As the art critic Bernard Berenson once quipped, “Consistency requires you to be as ignorant today as you were a year ago.”

     But perhaps Friedrich Nietzsche said it best, in a maxim he scribbled into one of his notebooks in the late 1880s: “A very popular error: having the courage of one’s convictions; rather it is a matter of having the courage for an attack on one’s convictions!!!”


  1. Leon Festinger, A Theory of Cognitive Dissonance (Stanford: Stanford University Press, 1957). [back]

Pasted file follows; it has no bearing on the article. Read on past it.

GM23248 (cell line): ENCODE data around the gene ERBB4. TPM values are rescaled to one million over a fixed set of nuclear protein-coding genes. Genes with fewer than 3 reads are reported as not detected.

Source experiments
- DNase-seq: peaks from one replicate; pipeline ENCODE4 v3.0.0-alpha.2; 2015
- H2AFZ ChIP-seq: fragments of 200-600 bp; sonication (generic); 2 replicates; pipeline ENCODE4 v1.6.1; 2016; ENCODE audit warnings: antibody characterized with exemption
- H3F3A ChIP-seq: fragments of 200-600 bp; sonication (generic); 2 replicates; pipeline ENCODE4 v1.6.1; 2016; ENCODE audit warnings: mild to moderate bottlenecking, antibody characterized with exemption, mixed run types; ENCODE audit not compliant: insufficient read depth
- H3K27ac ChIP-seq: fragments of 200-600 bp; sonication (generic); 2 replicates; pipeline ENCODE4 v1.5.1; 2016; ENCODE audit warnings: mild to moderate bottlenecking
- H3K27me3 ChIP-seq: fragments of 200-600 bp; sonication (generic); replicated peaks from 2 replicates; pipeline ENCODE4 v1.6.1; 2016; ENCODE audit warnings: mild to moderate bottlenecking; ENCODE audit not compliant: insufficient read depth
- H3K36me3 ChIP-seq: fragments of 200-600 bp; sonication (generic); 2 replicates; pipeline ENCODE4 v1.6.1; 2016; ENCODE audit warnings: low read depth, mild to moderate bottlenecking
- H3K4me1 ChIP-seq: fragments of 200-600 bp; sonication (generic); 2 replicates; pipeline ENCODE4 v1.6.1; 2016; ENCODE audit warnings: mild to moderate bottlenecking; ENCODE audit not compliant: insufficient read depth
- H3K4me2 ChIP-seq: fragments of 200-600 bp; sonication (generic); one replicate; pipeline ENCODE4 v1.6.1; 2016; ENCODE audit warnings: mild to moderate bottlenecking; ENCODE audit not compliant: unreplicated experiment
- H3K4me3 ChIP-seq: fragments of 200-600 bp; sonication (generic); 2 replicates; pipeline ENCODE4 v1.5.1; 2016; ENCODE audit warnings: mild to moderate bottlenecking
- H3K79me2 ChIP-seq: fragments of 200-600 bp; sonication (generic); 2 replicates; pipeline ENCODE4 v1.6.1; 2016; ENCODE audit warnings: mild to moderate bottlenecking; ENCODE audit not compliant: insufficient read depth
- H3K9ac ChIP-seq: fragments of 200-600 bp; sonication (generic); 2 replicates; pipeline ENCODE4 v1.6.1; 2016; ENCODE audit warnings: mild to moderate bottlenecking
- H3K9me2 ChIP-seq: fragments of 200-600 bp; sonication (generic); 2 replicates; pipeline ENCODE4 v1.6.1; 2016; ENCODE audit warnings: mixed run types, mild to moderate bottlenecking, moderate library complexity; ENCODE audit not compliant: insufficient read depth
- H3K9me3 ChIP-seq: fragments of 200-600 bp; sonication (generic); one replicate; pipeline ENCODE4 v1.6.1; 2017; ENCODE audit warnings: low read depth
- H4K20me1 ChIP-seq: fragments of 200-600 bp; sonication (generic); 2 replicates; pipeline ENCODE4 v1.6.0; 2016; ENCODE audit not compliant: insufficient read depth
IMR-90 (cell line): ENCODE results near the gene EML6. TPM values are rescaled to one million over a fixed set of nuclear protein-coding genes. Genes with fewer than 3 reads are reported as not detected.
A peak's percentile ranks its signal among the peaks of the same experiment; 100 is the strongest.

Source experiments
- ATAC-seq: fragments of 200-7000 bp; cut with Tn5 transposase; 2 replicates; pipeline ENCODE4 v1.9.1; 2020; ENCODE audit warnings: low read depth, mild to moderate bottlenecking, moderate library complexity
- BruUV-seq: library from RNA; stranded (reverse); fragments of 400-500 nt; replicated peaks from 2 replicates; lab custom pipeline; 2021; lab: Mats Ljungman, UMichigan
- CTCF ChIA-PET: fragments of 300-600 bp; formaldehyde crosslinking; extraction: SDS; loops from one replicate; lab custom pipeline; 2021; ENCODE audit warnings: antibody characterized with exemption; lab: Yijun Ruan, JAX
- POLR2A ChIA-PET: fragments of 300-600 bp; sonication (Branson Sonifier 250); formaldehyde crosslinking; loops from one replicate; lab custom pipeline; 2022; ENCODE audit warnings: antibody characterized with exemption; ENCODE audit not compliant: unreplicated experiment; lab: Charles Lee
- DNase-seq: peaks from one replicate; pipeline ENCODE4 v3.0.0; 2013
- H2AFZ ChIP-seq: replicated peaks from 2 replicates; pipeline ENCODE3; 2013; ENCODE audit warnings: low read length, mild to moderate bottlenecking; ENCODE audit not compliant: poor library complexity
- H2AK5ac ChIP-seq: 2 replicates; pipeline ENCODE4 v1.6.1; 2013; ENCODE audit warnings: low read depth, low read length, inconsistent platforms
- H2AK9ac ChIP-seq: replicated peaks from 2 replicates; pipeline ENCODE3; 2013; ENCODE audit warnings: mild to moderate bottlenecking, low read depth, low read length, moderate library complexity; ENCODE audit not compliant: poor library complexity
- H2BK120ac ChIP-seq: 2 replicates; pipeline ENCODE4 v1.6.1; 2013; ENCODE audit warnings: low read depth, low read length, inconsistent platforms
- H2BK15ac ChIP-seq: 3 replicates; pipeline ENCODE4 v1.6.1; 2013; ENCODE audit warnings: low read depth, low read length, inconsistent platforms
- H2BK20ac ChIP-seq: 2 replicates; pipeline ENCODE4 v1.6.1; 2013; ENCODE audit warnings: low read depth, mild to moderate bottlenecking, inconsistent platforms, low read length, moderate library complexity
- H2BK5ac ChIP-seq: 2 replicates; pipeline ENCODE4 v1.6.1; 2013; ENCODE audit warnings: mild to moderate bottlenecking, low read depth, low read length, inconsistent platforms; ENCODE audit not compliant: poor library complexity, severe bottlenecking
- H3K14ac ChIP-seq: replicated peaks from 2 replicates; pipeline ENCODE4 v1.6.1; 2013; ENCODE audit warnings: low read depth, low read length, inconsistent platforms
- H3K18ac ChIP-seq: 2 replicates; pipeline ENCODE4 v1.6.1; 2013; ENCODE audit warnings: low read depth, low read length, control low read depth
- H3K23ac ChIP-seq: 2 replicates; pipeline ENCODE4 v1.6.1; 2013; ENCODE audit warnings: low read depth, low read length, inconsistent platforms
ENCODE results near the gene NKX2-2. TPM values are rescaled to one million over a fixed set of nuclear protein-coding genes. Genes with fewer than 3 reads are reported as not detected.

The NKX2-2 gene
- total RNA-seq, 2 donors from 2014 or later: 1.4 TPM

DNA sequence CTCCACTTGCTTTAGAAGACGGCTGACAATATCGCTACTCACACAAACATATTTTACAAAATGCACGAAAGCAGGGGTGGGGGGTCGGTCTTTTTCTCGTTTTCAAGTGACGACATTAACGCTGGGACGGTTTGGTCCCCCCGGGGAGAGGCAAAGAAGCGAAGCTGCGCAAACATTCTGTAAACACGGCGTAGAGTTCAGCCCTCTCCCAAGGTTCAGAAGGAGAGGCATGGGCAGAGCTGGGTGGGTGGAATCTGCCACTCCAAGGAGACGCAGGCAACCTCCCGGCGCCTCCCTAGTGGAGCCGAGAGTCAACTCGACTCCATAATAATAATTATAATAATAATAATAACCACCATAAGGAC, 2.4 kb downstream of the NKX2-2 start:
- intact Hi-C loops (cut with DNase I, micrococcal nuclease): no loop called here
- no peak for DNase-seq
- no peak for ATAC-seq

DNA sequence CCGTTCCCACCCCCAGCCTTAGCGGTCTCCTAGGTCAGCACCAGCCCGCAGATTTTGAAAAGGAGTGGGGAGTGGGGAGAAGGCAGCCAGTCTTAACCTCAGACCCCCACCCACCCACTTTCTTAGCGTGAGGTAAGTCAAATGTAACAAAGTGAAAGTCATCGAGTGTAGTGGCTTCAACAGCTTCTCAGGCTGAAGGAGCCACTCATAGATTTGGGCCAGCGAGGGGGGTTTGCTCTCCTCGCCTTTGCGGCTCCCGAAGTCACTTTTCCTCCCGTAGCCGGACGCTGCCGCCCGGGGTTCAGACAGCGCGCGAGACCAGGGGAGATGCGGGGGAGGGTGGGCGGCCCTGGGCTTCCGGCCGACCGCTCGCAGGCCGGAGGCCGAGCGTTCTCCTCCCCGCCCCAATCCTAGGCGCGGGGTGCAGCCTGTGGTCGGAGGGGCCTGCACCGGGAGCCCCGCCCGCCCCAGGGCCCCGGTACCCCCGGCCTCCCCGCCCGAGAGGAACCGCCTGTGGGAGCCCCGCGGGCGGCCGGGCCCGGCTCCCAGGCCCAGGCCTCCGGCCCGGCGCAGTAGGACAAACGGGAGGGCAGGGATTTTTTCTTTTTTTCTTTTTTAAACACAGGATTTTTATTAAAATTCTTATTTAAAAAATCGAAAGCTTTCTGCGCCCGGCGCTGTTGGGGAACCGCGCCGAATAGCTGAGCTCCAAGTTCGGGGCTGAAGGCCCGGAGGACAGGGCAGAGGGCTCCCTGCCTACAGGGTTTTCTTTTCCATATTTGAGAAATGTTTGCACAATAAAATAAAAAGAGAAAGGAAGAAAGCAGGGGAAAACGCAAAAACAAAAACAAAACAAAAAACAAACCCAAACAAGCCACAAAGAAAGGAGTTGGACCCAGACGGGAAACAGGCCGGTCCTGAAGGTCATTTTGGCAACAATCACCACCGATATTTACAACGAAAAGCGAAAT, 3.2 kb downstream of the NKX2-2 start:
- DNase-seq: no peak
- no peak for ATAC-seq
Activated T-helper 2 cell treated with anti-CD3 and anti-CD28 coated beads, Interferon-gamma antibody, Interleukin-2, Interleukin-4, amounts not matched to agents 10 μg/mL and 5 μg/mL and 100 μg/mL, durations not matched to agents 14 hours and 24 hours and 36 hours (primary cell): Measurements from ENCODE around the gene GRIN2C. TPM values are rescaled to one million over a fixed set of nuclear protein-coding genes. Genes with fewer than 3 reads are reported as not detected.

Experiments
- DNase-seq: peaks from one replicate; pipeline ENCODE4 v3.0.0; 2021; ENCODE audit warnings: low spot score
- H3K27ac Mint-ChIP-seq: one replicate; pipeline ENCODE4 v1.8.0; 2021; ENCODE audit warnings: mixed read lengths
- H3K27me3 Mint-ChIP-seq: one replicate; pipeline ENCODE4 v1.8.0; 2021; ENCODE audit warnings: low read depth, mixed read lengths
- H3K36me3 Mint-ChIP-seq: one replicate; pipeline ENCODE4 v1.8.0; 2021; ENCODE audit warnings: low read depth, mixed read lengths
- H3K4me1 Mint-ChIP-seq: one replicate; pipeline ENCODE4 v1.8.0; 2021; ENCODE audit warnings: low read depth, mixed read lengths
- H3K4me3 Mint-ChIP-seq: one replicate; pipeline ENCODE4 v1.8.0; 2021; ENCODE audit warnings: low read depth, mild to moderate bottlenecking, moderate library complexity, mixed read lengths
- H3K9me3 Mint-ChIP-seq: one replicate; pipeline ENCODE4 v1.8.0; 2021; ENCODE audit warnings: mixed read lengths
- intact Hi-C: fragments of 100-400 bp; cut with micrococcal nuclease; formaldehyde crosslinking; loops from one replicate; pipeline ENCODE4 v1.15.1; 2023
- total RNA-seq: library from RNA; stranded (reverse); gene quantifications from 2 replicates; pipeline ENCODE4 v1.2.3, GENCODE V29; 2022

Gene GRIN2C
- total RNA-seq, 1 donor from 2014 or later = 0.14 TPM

2. Elliot Aronson, “The Theory of Cognitive Dissonance: A Current Perspective.” In Leonard Berkowitz, ed., Advances in Experimental Social Psychology, vol. 4 (New York: Academic Press, 1969), pp. 1–34. [back]
  3. Elliot Aronson, The Social Animal, 7th ed. (New York: Freeman, 1995), p. 181. [back]
  4. Ibid., p. 183. [back]
  5. Ibid., p. 184. [back]
  6. Philip G. Zimbardo and Michael R. Leippe, The Psychology of Attitude Change and Social Influence (New York: McGraw-Hill, 1991), p.118 (Italics in original). [back]
  7. Aronson, The Social Animal, p. 185. [back]